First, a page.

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That's right EWR, my bad, frankly I try to stay as far away as possible from Newark, haven't heard much good about them since my last bad experience there in the early 90s.

Delta has used Cincy for it's northern link ups (as well as Newark I believe), but I was unaware that Cincy had much international traffic. I wasn't much impressed with CVG when I flew through there in early 2001, they used a tram to transport us from terminal to terminal but then again it was a ComAir managed Delta flight from PIT so it might have been through the "commuter terminal". I was surprised to learn that the 16 year old girl traveling with her family up front on the open air gas powered tram was well versed in using "BFE" to describe the welcome there, I know her age caused I was surprised kids that young even knew to use that term. I was always under the impression Delta got roped into CVG because they bought or dealt with ComAir which had that as their base. Maybe they have improved it mightly after 9/11 but I wasn't the only one who wondered aloud how that could be a "hub" airport.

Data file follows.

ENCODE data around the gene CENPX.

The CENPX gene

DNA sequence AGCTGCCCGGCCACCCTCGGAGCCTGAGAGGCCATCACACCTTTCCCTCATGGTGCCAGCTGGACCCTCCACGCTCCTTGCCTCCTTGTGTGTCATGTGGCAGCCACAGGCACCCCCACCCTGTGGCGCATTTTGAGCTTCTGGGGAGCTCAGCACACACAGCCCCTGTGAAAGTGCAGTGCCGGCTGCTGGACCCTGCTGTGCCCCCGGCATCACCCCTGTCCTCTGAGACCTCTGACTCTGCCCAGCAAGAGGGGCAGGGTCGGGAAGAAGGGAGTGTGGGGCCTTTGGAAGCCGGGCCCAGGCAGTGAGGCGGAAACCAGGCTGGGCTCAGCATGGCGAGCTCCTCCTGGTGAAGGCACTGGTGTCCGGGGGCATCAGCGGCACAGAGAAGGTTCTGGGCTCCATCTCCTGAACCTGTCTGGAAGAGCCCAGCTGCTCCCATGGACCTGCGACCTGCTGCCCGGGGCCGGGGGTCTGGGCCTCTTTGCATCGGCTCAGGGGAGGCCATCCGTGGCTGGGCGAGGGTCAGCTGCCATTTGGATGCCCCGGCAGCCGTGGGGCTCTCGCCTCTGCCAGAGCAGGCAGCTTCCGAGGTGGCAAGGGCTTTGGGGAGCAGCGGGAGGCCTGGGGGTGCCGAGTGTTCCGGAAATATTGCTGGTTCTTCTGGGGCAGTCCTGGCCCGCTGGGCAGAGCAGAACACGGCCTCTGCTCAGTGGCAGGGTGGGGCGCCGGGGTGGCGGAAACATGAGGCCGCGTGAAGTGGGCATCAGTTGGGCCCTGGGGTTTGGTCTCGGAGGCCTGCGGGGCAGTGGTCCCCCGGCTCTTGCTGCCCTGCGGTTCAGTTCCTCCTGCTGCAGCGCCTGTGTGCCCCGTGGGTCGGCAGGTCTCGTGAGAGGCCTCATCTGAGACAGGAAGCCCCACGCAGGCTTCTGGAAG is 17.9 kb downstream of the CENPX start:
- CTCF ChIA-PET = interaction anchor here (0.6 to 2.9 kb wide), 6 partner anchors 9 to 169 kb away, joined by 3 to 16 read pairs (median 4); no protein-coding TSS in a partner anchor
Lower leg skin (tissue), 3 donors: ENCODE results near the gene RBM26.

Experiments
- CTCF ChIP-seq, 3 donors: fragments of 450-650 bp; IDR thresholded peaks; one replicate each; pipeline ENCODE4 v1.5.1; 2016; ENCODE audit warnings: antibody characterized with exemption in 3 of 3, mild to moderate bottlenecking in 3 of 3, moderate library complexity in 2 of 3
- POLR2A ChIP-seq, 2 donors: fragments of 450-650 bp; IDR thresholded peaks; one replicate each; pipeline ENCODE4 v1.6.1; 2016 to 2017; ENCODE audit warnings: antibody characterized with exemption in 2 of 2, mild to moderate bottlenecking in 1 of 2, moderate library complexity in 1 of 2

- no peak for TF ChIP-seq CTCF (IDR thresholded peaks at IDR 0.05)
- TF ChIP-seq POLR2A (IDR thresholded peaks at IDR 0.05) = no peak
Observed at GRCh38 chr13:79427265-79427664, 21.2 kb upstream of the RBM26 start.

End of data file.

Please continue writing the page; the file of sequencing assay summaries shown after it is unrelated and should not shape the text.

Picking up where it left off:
Delta has international flights out of CVG to London, Paris, Frankfurt, and Amsterdam. Air France has a flight also from CVG to Paris. For the msot part, I think it is the ComAir connection that keeps Delta there. However, they managed to spin that traffic into servicing several international flights as well which means that CVG will stay. If PIT had those flights (it did at one point - with teh exception of Amsterdam), it would still be a hub. The problem with PIT is it was in never never land between the Midwest and the East Coast and thus couldn't serve as an effective international hub for either.

As for Delta at EWR, I don't think they have much of a presence there. What you're probably seeing are code-share flights with their partner Continental. Continental has a major hub at EWR.